Fashioning a familiar feminism

What my daughter taught me about movement building

I remember the exact moment I realized I had just spent the last five years of my life building the wrong type of *F*eminism (1). I was on a conference call with my fellow women-of-colour organizers when my 10-year-old daughter interrupted me to declare that she had friends who were “hooking up” with older boys and men online.

When the call was over, I asked her to expand on what she had said. As she described the “flirting” one boy had done with a friend of hers, I had to cut her off. There was another phone call I had to be on, and then emails and tweets to be posted. I told her we’d talk again after I got my work done, and sent her off to play. But in that moment, a heavy, gnawing sensation that had been in my stomach for a while dug in a little deeper.

It was not the first time that I had made my family wait in the name of work. There had been many weekends out of town, hours in front of the computer, and unexpected crises that had to be solved immediately. It wasn’t that I loved my job. Most of the work I was doing wasn’t even paid. And the stress was taking an incredible toll on my body. But it was “revolutionary.” It was “liberatory” and “world-changing.”

I’d seen the changes with my own eyes. Radical women-of-colour bloggers had claimed a space on the Internet, and Mami media makers (2) had achieved a presence at major media conferences. What started out as a handful of bloggers looking for friendship and support had become a political force that challenged a singular *F*eminist agenda for all women.

Ironically, however, my activism was doing nothing to address the potential gendered violence my daughter was facing, while leaving me little time or energy to help her as a mother. Instead of reaching out to her as she was and listening to her needs, I was expecting her to grow up and join me. I had made women-of-colour feminism the *F*eminism to follow – the singular movement around which she needed to shape her life and of which I was the leader. And as I ignored her needs, I also was ignoring my own: stretched dangerously thin between activism and parenting, my physical, emotional and mental health were at stake.

After a lot of thinking, I decided to approach three women in my life to help me by becoming my daughter’s tias. Tia is Spanish for aunt, but in the context of what I was looking for, a closer translation would be auntie, or sista-friend – an adult woman acting as a loving mentor to a girl. I had never had the support of a circle of women in my family. So in asking the three women to act as tias to my daughter, I was also asking them to become my family.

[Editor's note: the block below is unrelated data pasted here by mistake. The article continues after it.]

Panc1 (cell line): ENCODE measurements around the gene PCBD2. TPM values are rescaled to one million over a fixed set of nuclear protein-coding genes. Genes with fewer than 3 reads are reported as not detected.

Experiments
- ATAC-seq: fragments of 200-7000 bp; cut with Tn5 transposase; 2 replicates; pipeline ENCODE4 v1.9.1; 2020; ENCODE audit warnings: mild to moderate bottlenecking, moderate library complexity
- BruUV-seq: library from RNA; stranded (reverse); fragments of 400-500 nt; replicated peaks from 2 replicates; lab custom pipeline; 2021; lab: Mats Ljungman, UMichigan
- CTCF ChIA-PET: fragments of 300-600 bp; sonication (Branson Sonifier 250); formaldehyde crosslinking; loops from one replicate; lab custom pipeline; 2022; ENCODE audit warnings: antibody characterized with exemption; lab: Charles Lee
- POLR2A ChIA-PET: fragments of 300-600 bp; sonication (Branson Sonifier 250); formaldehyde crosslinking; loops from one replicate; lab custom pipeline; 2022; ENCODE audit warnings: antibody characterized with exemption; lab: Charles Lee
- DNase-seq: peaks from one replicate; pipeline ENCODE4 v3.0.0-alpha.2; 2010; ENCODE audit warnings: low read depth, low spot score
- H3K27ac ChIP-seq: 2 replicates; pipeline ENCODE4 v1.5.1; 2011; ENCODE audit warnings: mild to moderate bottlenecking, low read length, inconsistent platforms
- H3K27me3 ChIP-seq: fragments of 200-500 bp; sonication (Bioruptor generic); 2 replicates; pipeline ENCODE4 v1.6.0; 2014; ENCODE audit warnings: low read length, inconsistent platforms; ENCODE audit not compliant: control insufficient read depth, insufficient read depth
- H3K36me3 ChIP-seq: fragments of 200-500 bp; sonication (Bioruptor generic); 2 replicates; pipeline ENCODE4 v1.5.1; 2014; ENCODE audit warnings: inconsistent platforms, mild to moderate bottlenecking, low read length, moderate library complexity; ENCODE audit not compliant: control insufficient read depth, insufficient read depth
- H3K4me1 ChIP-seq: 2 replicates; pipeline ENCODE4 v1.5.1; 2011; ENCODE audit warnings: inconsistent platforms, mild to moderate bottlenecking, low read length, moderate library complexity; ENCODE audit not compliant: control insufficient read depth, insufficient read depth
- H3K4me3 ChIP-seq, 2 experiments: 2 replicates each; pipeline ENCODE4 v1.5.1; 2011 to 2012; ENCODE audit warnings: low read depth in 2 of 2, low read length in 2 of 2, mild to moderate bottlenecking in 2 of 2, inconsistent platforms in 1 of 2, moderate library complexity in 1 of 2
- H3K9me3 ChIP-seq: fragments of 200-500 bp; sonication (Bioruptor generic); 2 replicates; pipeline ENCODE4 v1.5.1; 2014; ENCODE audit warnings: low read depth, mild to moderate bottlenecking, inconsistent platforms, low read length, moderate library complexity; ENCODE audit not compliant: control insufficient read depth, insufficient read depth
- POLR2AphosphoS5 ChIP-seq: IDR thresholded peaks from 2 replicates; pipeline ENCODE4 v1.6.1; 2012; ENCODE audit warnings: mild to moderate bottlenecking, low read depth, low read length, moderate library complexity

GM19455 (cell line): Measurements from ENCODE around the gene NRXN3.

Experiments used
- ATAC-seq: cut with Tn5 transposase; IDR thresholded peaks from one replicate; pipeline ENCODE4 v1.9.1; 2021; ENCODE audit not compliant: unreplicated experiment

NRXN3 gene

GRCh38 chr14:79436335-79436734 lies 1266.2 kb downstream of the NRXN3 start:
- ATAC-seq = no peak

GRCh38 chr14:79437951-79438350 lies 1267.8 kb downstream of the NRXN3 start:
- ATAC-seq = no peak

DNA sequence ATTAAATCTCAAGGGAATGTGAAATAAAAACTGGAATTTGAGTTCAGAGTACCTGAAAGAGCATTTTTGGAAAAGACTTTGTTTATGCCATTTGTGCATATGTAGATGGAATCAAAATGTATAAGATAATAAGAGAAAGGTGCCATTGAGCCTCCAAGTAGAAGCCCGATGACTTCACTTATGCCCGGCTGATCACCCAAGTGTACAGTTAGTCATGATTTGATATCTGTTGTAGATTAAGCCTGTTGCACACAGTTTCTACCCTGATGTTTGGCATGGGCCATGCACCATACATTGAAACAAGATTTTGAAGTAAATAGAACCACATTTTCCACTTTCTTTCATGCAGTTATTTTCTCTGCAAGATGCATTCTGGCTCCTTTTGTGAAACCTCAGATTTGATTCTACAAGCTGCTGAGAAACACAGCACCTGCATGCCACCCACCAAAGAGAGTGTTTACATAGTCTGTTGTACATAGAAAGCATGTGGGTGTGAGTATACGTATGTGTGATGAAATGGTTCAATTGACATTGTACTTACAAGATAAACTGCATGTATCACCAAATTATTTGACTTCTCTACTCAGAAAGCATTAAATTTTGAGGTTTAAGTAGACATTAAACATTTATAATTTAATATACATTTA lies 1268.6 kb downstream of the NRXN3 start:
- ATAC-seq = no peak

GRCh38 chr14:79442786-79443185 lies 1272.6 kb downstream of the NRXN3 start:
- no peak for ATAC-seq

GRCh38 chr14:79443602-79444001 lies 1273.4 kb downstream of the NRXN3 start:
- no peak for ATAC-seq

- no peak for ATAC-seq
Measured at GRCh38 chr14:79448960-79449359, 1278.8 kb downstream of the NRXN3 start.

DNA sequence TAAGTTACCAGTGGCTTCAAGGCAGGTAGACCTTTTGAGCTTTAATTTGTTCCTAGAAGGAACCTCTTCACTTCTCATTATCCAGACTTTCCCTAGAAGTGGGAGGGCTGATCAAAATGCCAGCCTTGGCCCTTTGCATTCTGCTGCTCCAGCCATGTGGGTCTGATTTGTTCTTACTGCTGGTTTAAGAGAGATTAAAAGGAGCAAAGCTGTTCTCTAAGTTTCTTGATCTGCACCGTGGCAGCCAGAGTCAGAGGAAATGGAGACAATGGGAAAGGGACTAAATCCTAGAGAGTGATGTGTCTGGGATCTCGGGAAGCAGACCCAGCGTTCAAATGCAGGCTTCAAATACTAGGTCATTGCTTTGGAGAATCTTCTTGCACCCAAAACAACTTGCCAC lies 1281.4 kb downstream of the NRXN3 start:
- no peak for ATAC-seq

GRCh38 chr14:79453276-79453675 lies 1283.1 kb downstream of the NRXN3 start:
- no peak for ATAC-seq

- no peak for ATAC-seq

My daughter’s tias do everything that most aunts would do – pick her up from school, help with homework, babysit – but their role also includes helping her learn how to organize. All activists themselves, they share their knowledge with her through shared activities like listening to music or going to the museum. They help her participate in workshops at conferences and introduce her to organizing friends when she has questions they can’t answer.

As a result, organizing has become such a natural part of my daughter’s world that when boys ganged up on an injured girl at school, her first response was to organize with the other girls. A group of them formed a protective barrier around the injured girl, another group threw balls at the boys to keep them at bay, and another group went to get the teacher. My daughter told me later that these actions just made sense to her.

So far, the loving familia built around my daughter has not prevented other girls who know how to get around Internet parental controls from sharing their secrets with her. She still knows and interacts with girls who are more interested in hooking up than playing four-square. But now she has several sources of support as she works her way through life – people who are listening specifically for her voice, looking for her presence, and who help her make healthy, liberatory decisions.

In centring and prioritizing my daughter, societal pressure for me to be a supermother has eased. It’s opened space for creativity, ambiguity, and free time that I’d never had before. And more importantly, I no longer feel as if I am building the wrong thing. Every day I look at my daughter and the community that loves her and I know that we are building a world where the safety of 10-year-old brown girls is expected and normalized. How could that be wrong?

Notes:
1. *F*eminism: institution-based feminism, led by organizations such as the Feminist Majority and the National Organization for Women and by self-described “professional feminists.”
2. Mami media makers: radical women-of-colour organizers who recognize their motherhood (the mamihood) as a political identity that stands in stark contrast to the “mommyhood.”

A longer version of this article first appeared in the Summer 2010 issue of The Scholar & Feminist Online.